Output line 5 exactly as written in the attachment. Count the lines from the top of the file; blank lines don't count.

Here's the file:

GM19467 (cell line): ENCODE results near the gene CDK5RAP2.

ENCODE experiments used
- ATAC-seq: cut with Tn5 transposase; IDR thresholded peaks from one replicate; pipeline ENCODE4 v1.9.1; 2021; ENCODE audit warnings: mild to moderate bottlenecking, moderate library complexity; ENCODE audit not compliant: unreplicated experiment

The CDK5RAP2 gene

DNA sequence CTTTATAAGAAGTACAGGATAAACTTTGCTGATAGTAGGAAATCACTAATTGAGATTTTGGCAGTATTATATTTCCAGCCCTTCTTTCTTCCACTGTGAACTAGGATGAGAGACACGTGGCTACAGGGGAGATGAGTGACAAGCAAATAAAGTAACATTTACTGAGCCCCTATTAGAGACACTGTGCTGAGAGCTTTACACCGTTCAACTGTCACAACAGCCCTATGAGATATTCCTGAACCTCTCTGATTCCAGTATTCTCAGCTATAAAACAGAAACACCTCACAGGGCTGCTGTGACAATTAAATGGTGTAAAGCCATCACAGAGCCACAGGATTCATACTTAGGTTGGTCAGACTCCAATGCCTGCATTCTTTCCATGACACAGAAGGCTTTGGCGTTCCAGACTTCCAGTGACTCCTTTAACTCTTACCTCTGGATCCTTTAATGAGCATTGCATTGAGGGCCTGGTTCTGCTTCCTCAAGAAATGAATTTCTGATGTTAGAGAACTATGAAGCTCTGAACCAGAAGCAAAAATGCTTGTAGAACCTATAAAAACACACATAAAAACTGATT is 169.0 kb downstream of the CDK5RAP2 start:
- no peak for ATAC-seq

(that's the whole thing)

DNA sequence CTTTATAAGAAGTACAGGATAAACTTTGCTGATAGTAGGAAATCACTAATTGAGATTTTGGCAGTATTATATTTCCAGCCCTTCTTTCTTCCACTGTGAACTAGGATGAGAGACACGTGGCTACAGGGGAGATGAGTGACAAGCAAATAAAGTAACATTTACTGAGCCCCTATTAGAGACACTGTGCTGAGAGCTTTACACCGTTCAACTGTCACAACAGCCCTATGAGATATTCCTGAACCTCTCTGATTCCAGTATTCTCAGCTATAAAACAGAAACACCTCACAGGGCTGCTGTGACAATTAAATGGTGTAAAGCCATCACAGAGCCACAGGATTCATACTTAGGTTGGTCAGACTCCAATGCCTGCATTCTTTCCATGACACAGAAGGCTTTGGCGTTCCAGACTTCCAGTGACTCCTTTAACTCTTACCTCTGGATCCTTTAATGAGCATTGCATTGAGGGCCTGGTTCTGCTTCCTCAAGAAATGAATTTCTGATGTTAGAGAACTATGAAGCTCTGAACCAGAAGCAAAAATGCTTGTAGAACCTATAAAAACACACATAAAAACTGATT is 169.0 kb downstream of the CDK5RAP2 start: